Chris is reading Men at Arms
Except really, really really not. At all.
In fact, Sam Vimes would loathe Bruce Wayne/Batman. Some wealthy bastard experiences the nasty side of society and decides that means he gets to throw out all rules and accountability, unilaterally running around beating the crap out of people without any oversight? Bugger that. Sam Vimes would make hunting the bastard down and sticking him in jail his life’s work.
In fact, Sam Vimes, and the City Watch of Ankh-Morpork, is an emphatic and direct rejection of the entire set of values of superheroes. It’s outright and explicit: there’s even a discussion about it in The Last Hero between Vetinari and the leader of the Historian’s Guild, about how heroes are in fact the antithesis of everything that society stands for and everything it means – including the rule of law, real law, law that applies to everyone, including the rich, powerful and psychologically wounded.
Bruce Wayne is an incredibly privileged, wealthy, powerful man who, in response to personal tragedy decided that the law didn’t work, that civil society was broken, and the only thing to do about it was lurk around in the shadows assaulting people, breaking and entering, enacting illegal surveillance, etc, etc, etc.
Sam Vimes grew up “too poor to waste dirt” (Feet of Clay), got the shit kicked out of him by life, joined the Watch, got the shit kicked out of him by life again, was forced to watch bad things happen over and over again and be powerless to stop them because the rich and powerful decided that they didn’t have to follow the law (that they could remake it and ignore it as they pleased, order justice “like coal” when they wanted it and send the Watch to the servants’ entrance), to the point where the depression drove him to severe alcoholism and despair.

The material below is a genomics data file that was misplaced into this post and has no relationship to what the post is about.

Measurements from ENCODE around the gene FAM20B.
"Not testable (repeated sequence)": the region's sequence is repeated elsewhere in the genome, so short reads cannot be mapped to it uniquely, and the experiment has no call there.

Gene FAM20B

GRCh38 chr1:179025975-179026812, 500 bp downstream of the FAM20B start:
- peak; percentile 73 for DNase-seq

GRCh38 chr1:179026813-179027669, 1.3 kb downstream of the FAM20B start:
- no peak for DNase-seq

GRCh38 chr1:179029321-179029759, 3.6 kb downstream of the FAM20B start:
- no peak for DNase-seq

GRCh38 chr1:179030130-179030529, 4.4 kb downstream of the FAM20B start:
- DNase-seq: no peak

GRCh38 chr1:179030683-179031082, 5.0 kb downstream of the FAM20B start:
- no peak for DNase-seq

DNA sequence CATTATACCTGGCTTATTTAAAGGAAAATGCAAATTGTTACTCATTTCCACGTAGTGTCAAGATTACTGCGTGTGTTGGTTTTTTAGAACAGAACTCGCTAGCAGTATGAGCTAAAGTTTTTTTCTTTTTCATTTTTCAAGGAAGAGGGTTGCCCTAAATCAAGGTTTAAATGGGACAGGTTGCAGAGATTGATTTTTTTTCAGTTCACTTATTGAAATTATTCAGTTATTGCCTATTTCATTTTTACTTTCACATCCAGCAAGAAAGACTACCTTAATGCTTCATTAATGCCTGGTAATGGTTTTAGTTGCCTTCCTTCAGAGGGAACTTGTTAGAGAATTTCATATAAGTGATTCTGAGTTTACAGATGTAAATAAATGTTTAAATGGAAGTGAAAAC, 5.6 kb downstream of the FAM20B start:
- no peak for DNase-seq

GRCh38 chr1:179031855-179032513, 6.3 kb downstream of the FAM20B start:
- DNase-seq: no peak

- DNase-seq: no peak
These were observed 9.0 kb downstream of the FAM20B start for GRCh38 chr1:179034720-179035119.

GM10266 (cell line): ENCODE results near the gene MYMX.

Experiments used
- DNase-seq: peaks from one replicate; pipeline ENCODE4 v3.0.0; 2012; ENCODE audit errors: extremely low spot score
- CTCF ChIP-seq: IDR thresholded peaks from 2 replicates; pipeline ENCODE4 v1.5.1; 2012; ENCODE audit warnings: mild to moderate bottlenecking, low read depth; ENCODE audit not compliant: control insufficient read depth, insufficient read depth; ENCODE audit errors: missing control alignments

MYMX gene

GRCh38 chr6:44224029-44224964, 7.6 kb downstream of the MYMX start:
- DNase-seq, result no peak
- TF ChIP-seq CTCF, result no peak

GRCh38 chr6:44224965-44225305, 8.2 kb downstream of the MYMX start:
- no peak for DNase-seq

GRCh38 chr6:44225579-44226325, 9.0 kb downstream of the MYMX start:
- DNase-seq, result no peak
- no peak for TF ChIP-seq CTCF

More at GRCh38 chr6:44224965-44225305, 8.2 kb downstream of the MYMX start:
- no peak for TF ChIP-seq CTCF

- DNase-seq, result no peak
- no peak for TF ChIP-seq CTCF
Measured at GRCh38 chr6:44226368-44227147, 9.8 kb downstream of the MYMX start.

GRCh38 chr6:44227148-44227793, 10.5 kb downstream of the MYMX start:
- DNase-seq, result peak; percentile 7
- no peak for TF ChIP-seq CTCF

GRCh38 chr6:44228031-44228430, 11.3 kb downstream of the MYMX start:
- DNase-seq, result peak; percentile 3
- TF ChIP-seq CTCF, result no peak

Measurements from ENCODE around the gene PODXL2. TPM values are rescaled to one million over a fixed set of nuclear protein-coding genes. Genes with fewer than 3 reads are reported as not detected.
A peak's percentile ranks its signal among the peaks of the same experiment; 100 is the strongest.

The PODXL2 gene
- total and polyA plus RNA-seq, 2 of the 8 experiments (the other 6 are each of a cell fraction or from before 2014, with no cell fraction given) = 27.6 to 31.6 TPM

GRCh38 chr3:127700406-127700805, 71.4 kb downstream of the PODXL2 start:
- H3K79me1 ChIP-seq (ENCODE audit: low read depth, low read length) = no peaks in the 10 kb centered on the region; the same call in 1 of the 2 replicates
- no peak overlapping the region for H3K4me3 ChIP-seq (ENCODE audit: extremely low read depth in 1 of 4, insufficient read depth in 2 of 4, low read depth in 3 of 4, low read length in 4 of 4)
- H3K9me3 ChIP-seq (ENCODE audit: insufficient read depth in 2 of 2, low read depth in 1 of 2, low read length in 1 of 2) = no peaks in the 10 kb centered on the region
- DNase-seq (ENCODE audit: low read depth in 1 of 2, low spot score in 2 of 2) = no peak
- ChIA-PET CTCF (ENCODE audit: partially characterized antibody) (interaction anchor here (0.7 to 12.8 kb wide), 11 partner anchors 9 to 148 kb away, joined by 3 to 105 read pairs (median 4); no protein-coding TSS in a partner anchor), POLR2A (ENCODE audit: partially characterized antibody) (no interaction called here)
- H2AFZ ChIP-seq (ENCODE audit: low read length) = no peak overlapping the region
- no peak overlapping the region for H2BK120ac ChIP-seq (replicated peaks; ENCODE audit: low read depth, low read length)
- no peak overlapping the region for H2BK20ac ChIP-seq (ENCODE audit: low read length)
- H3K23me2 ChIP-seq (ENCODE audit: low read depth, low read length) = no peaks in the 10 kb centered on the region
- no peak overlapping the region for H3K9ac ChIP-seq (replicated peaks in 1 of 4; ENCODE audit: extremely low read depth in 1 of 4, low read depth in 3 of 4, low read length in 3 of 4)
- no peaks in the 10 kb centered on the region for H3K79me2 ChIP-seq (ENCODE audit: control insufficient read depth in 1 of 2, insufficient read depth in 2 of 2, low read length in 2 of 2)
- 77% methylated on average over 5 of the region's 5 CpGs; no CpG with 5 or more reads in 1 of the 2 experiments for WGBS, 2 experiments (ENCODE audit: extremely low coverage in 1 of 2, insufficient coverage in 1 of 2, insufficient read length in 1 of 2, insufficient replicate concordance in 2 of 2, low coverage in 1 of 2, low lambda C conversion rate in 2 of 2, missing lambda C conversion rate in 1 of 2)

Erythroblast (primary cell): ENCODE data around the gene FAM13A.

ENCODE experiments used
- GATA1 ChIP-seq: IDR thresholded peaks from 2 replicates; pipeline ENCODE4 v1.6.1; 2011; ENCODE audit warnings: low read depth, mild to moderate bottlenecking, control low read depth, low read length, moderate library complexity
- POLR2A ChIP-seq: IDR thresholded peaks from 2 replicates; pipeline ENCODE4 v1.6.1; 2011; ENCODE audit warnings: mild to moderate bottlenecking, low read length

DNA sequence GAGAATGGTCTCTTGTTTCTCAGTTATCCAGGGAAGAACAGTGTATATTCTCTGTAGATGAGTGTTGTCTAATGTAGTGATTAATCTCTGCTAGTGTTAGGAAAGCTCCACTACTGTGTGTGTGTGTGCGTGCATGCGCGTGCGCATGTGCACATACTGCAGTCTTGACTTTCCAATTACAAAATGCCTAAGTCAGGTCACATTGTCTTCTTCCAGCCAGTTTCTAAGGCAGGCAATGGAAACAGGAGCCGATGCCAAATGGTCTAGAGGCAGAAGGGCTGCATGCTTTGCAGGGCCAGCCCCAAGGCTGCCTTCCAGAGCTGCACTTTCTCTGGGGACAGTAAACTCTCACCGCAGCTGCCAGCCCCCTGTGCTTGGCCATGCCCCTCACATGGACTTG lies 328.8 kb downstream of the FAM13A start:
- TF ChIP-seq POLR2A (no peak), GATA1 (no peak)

And then, when it really looked like any semblance of civil order and society was being thrown out, because now the city was under the heel of a dragon and there wasn’t any law, “except ‘you’ll get burned alive if you don’t’” (Guards! Guards!) he snapped. And kept snapping: when Carrot arrested the dragon it wouldn’t’ve meant much except that Vimes backed him up. Vimes took it further and arrested Wonce, trampling over the Patrician’s attempts to intervene.
And he drilled an idea right into Carrot’s head: nobody gets to act like a quote-unquote-hero. You don’t get to tell everyone what to do just because of who you are. That’s why kings are bad. Because of the idea of “kings” is above the law, the idea that “kings” are somehow a special type of person, not subject to all the same things as all other people. That somehow when a king is a murdering abusive bastard you can’t walk into the palace and arrest him. And he drilled that into Carrot’s head so well that when Carrot realizes he could be that kind of king, he’s distressed, and disturbed, and makes damn sure nobody can ever prove it by burying all the evidence, and refusing the command of the Watch.
Sam Vimes’ moments of victory are all about the validation, the victory of civil and common law. Over privilege, over warfare, over bigotry, over vengeance, even over violence and absolute lawlessness. He is a servant of the City and a servant of the Law, and the Law arises from the City, from the society and civilization that creates it, and it applies to everyone, from Patrician to slum-dweller, human, dwarf, troll, golem, undead and goblin alike. The point of every single Watch book is the increase of the jurisdiction and protection of that law: over the dragon and its master, over the Assassin’s Guild and stupid politics and over Carrot, over the secret backbiting political landscape of power (see: Dragon King at Arms) and over the golems, over kings and leaders of army (one of the greatest triumphs of Sam Vimes’ life being arresting two armies under the charge of “conspiracy to make an affray” – also “loitering with intent” and “loitering within tent”*), to the ruler of the city (for treason), to a crazed werewolf and its related nobility, all the way to the top and all the way to the bottom of Ankh-Morpork, and even over the goblins, after centuries of being considered vermin.